Afterward, Maria learns that Franklin also approached Blanca, who has irrevocably agreed to make the trip. After telling her family that she has taken an office job in the city, Maria returns to Javier, who gives her medicine to slow her digestion, after which she painfully swallows sixty-two pellets of heroin. Then she is given $800, with a promise of full payment after delivery, a round-trip airplane ticket to New York and a passport. Finally, she is warned that her family will be harmed if even one of the pellets is not delivered. At the airport, Maria spots Blanca, Lucy and a fourth mule. During the flight, Lucy starts feeling ill and gives Maria Carla's address in Queens.
Shortly after landing in New York, the fourth mule is arrested, and suspicious customs officers search and interrogate Maria. Although the officials want to X-ray her stomach, they are prevented by law from doing so when they discover she is pregnant. Unable to prove that Maria is a smuggler, the officials release her. Outside the airport, she, Lucy and Blanca are forced into a car by two thuggish young men and taken to a New Jersey hotel room, where the women are given laxatives.
In the following hours, the women excrete the pellets, keeping careful count, and wash them off. Maria and Blanca successfully rid themselves of the pellets, but Lucy becomes increasingly ill, despite Maria's attempts to help her. While awakening from a nap, Maria sees the men carry away Lucy and afterward discovers blood in the bathtub. Suddenly realizing how much danger they are in, Maria wakes up Blanca and they flee with the pellets before the men can return.
Although hampered by their inability to speak English, they travel by taxi to Carla's address, but find no one at home. Blanca begins to act erratically and balks at entering Carla's apartment building, and when the impatient taxi driver strands them, walks off alone. Maria waits, however, and when a pregnant Carla and her husband Pablo arrive, they allow Maria to stay temporarily in their small apartment after she explains she is a friend of Lucy and alone in the city. Having nowhere to go, Blanca returns, throwing suspicion on Maria's story.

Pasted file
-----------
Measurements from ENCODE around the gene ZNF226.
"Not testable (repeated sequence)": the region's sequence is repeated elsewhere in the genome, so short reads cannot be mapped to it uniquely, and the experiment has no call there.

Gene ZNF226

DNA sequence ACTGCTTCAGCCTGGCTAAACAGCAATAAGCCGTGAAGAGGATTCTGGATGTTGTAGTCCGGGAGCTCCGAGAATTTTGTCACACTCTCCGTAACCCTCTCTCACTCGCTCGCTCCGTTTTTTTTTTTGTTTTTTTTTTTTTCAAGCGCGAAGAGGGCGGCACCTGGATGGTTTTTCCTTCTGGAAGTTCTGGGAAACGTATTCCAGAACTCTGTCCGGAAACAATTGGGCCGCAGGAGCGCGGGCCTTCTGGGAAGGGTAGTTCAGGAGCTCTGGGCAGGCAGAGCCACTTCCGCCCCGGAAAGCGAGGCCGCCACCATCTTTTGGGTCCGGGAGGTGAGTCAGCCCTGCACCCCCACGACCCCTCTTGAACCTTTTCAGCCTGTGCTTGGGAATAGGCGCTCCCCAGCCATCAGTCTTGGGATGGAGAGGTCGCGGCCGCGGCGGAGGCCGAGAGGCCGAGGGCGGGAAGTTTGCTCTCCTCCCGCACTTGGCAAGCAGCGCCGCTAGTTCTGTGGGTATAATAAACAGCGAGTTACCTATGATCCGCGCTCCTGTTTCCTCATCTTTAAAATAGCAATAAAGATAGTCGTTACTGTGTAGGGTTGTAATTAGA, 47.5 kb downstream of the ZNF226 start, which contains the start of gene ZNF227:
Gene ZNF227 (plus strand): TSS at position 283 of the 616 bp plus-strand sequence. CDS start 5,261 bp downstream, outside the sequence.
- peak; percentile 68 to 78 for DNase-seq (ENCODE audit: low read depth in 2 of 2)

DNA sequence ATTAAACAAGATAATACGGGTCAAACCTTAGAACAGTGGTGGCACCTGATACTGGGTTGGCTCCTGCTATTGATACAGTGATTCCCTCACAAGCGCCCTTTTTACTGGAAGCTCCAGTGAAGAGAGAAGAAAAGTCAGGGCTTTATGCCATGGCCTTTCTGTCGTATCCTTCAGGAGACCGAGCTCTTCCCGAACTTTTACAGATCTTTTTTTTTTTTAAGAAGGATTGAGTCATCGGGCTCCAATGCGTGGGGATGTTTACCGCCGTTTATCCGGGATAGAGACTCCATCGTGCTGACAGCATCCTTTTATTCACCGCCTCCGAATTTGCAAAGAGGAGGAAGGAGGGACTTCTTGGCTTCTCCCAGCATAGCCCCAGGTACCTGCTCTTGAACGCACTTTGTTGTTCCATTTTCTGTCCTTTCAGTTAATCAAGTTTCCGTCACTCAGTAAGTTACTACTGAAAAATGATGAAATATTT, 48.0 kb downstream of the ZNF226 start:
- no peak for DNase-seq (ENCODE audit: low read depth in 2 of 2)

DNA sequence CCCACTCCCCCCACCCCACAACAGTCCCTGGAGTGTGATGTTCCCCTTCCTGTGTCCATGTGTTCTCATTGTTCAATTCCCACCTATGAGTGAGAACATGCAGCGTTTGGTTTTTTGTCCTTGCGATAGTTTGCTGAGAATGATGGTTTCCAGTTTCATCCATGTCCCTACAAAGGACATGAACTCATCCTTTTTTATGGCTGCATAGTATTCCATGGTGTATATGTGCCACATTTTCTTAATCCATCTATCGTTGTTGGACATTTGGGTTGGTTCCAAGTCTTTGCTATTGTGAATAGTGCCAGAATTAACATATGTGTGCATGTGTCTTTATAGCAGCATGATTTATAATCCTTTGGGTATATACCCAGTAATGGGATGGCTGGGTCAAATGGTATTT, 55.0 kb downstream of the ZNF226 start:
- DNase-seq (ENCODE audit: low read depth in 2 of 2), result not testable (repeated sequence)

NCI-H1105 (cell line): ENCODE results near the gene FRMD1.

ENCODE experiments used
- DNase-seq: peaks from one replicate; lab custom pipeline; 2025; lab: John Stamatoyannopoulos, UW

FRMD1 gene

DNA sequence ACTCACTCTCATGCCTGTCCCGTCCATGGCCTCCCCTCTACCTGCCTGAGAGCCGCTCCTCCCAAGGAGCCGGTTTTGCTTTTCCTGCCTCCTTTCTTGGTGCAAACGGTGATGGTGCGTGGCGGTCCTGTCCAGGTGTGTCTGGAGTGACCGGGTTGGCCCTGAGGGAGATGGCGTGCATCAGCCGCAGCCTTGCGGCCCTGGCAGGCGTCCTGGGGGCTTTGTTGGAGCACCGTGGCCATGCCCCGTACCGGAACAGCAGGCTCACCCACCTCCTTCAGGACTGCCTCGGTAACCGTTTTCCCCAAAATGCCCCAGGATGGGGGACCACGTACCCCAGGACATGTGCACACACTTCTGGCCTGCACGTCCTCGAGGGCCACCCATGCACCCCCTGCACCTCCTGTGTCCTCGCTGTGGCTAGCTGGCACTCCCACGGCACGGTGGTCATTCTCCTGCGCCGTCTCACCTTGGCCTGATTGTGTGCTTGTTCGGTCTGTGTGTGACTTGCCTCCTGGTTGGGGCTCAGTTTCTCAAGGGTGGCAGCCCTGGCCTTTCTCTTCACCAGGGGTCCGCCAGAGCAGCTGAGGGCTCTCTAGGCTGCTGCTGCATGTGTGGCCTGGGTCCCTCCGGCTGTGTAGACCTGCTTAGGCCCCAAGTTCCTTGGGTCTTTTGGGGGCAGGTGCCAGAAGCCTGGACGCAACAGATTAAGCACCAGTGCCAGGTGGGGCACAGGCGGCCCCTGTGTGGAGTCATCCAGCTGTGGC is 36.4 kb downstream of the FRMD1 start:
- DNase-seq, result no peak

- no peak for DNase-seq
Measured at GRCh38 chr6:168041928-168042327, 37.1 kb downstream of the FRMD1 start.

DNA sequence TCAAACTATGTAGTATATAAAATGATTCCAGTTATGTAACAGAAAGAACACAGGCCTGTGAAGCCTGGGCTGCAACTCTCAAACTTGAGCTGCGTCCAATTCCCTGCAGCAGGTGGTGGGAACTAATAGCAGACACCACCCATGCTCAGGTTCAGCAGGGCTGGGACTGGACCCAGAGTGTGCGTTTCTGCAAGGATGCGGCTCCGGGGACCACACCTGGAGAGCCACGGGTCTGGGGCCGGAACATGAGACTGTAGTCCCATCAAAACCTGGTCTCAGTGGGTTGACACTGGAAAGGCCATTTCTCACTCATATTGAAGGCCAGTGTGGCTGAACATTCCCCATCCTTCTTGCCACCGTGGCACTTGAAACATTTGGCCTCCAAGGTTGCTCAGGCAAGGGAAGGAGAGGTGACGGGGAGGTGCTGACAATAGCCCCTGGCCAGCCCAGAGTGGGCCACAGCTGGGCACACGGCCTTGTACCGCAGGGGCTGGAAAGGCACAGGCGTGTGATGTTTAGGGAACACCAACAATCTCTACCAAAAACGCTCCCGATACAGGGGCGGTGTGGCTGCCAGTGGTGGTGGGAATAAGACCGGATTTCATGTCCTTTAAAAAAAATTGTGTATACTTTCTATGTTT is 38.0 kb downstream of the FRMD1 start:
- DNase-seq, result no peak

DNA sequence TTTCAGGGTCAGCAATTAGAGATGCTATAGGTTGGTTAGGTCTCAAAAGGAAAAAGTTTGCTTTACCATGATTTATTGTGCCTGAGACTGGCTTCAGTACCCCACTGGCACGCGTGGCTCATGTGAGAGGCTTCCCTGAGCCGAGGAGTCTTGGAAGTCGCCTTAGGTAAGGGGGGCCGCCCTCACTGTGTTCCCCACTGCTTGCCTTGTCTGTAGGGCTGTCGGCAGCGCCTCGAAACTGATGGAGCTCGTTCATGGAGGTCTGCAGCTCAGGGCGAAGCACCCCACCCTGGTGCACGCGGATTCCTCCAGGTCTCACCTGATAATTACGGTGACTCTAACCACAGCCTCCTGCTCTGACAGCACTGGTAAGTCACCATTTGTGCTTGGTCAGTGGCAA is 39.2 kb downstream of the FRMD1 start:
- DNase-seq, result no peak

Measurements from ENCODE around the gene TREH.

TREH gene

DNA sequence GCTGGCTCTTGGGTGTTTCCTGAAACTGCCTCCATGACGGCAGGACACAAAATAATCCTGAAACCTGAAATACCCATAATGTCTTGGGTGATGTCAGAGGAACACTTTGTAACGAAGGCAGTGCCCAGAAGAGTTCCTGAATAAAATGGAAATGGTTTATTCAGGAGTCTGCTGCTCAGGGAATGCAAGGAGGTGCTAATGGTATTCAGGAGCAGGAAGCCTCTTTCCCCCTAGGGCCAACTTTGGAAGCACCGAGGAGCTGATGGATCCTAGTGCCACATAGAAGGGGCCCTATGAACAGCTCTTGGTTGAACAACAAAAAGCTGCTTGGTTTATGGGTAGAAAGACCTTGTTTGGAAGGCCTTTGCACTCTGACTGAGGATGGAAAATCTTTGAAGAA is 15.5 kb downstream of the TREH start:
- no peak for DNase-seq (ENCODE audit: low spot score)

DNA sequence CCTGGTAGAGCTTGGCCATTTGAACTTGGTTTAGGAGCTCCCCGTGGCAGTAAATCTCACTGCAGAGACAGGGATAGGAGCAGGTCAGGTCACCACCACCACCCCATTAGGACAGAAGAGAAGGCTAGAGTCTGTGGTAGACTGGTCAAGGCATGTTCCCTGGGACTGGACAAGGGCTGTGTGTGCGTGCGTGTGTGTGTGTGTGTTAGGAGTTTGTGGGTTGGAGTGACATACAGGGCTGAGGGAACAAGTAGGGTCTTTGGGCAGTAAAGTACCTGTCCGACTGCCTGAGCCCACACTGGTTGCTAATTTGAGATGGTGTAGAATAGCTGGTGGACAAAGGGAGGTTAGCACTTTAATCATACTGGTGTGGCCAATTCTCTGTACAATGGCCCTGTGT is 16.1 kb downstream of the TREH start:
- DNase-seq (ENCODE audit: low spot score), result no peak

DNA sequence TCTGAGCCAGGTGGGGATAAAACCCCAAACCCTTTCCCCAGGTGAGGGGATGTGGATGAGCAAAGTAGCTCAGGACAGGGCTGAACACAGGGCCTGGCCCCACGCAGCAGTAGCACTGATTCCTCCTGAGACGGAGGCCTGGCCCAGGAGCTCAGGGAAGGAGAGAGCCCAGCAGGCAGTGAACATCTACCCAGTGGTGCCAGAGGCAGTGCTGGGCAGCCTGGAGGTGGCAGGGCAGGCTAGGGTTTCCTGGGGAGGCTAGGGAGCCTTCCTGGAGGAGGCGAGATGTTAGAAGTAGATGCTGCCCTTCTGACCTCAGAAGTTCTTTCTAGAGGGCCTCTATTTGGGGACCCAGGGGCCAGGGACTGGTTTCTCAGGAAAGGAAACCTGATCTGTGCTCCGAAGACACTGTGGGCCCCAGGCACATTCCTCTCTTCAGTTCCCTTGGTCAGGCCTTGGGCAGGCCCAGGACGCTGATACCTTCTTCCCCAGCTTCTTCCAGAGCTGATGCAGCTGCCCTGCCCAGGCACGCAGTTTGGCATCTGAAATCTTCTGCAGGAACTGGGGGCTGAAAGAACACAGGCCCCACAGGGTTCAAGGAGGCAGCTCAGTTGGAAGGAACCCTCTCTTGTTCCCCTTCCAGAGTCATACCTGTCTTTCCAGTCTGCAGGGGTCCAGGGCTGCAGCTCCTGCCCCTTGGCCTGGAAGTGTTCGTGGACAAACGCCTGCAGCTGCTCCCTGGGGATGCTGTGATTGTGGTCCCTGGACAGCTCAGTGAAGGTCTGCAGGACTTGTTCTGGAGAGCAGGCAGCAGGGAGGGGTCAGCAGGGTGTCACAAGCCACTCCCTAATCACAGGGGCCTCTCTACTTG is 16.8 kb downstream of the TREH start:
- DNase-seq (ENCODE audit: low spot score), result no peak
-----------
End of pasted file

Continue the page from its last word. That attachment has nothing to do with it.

Carla takes them to meet Don Fernando, a generous Colombian expatriate who is known in the community for helping his people. Blanca, to Maria's dismay, rejects his assistance, and while fidgeting with her purse, unwittingly displays the pellets hidden inside. Seeing the heroin, Fernando advises them to return the drugs before their families are harmed. Outside, Blanca and Maria again quarrel and separate. While exploring the neighborhood, Maria discovers a pre-natal clinic, where, during an examination, she has an ultrasound and hears her baby's heartbeat.
Before she leaves, she accepts an appointment for two weeks later, although she does not expect to be in the city. She then returns to Fernando's office, where he shows her the photograph of a woman found dead, her stomach disemboweled. Maria identifies the woman as Lucy. Ordered by Fernando to tell Carla about her sister, Maria finds she is unable to do so and instead states that she has decided to return to Colombia. Carla, believing that Maria is simply homesick, tries to encourage her to remain by explaining that although she misses home, she is proud to send money to her family and grateful for the opportunities her unborn child will have. When Fernando calls Carla to make arrangements to return Lucy's body to Colombia, Maria again tries to explain. Carla, in shock and mourning, realizes that Maria has lied to her, and banishes her and Blanca from her residence.